Carnage (2011)

DVD Cover (Sony Home Entertainment)
Comedy, Comedy Drama, Sophisticated Comedy
Roman Polanski Roman Polanski
Jodie Foster Jodie Foster
Kate Winslet Kate Winslet
Christoph Waltz Christoph Waltz
John C. Reilly John C. Reilly
Elvis Polanski Elvis Polanski

7.2 / 10 - Overall Rating

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Review by bluemeanie
Added: November 22, 2011
Sometimes what is lost in the transition from stage to screen is monumental. It depends on the theatrical piece and how it lends itself to the magic of cinema, the transforming medium of film. With pieces of theatre where action and events occur offstage, this gives filmmaker a chance to really expound on previously existing material. Examples of this working would include "Closer" and even "Proof", two underrated instances where the transition from stage to screen was, ultimately, successful. "Carnage" doesn't succeed so flawlessly. That's not to say it isn't a good film. it is. It's a very good film. But it feels like it's stuck within the confines and limitations of a stage work and doesn't have very much room with which to grow. It needs more air and it just doesn't get it.

The play was called "God of Carnage" and was written by the great Yasmina Reza (she co-wrote this screenplay with Polanski). The stage productions starred James Gandolfini, Marcia Gay Harden, Jeff Daniels and Hope Davis. In the film version these actors are replaced with John C. Reilly, Jodie Foster, Christoph Waltz and Kate Winslet. The story centers around two sets of parents who are brought together in an odd way. Reilly and Foster play Michael and Penelope Longstreet whose son Ethan was hit with a stick by Zachary, the son of Alan (Waltz) and Nancy (Kate Winslet) Cowan. The Longstreets invite the Cowans over to meet in an effort to resolve the issue in a mature way. Throughout the course of the next 75-minutes, the parents belittle, assault, confront, confuse, console and agree with one another, slowly whittling down and exhibiting the same kind of adolescent behavior they loathe in their kids, showing us exactly why their children might be the way they are.

The problem with this transition is that there is nothing on which to expound. The action never leaves the apartment and is confined to a living room, a kitchen and a bathroom. We see no action take place anywhere by there and so all we're left with is 75-minutes worth of dialogue - interesting dialogue, but dialogue nonetheless. It's difficult to comprehend why the Cowans don't just leave; they're on the verge so many times but unrealistic motivations seem to keep them at the apartment engaged in this back-and-forth. That worked better on stage and the film version does not do an adequate job of making us understand that. Nor does the film do a good job with heightening the tension. The play did a great job of showing ups and downs and highs and lows and the extremes to which these characters would sometimes go. Everything in the film seems all kind of sedate, by comparison.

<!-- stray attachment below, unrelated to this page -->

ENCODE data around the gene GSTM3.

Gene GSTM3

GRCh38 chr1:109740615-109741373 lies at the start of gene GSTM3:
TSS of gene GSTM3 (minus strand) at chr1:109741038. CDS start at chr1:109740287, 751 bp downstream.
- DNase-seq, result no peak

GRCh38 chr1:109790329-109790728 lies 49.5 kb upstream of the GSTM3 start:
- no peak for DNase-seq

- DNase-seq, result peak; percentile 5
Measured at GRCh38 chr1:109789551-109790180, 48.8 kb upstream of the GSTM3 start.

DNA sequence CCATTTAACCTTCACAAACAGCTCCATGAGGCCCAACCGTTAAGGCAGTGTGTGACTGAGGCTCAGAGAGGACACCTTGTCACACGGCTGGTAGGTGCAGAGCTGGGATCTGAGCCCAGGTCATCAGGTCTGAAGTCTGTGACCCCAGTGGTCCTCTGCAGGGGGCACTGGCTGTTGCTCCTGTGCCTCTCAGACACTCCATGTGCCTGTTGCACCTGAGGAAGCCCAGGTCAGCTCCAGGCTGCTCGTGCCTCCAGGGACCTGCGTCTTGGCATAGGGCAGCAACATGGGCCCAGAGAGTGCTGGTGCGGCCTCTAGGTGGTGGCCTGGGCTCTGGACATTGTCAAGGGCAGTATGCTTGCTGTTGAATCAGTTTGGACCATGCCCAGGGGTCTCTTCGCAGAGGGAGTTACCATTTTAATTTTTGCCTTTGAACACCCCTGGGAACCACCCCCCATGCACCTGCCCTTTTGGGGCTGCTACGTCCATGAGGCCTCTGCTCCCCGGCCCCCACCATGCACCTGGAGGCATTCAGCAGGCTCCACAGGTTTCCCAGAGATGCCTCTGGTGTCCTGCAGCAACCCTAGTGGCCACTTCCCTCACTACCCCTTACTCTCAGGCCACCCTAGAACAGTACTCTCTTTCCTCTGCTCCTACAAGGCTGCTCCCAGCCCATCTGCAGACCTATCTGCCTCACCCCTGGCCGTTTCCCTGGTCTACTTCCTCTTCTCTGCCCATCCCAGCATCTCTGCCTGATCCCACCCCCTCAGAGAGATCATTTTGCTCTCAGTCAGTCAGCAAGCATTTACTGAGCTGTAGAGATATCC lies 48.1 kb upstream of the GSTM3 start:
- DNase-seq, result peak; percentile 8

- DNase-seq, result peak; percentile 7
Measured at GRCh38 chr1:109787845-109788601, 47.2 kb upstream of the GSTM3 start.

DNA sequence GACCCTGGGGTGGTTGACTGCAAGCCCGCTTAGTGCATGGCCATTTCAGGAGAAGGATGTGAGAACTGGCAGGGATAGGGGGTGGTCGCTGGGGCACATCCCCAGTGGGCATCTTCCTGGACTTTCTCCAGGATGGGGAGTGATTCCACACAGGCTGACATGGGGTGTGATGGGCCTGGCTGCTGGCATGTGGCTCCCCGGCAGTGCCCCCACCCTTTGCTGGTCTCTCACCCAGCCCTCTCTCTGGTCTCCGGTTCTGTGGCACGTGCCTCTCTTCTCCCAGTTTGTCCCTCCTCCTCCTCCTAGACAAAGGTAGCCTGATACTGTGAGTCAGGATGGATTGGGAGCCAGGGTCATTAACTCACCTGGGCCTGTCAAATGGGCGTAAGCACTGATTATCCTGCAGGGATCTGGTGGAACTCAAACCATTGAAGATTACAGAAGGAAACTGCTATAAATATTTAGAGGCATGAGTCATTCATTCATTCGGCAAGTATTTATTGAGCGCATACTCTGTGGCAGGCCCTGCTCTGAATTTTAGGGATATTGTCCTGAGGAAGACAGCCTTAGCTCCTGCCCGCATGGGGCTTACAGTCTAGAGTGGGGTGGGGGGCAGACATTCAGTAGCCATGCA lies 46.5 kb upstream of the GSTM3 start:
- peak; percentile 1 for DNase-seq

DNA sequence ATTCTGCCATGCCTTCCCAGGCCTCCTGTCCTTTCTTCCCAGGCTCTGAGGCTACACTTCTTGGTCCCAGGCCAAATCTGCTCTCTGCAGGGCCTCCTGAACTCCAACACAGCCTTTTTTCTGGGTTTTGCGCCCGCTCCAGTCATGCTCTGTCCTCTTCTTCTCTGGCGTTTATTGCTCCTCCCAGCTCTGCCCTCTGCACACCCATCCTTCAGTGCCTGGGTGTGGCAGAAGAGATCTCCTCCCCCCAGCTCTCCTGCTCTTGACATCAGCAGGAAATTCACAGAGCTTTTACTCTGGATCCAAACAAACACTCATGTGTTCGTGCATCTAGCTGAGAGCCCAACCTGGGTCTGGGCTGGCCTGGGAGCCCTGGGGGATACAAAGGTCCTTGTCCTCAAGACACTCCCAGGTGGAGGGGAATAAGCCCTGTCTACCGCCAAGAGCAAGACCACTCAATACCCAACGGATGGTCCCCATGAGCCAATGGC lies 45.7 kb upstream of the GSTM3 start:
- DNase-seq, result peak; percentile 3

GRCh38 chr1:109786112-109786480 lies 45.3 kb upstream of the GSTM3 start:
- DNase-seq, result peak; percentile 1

Polanski has tackled play adaptations before, and more successfully. "Death and the Maiden" is a fine example of how he can take a very simple and very basic script and bring it to life. But, in that piece, there was much action that was referred to offstage. In "Carnage", there is none. It's just four people talking about one matter over and over again, getting worked up and then settling down. So I can't blame Polanski as the director. I do blame Polanski and Reza as the screenwriters. More was needed to spice this story up for the screen. Yes, you can take four amazing actors and give them this material and just let them go with it. And it will work. But it would work so much better if they were given just a little more. These actors, at times, seem stymied by the words because they know it's not allowing them to build up any kind of relevant emotional level.

As far as the performances go, Jodie Foster gets the most with which to work. Her character seems to be the most complex and nuanced and she does a fine job of conveying that sense of sedate desperation. Winslet and Waltz have great chemistry and compliment one another nicely as the wealthier, more uptight couple. If there is anyone who strikes the occasional wrong note, it's John C. Reilly. He comes off far too oafishly comical at times when you just don't feel like he would. He has some other fine moments but he falters occasionally. But getting to watch these four dynamite actors tackle this material is a treat in itself and definitely make the film worth viewing for that reason alone. You have to forgive a lot, but you can make those allowances for fine acting.

"Carnage" is something to be seen and appreciated for what it is - an adaptation of a play. I can't believe anyone would prefer this version to the stage version, but that's not really the point I suppose. Both can be appreciated for what they are and rarely do you see such a rock star combination of director and performers. Polanski is continuing to make interesting directorial choices in his later years and seems totally unafraid. I like that. That is the kind of Polanski I want to see. I recommend "Carnage", flaws and all. 7/10.
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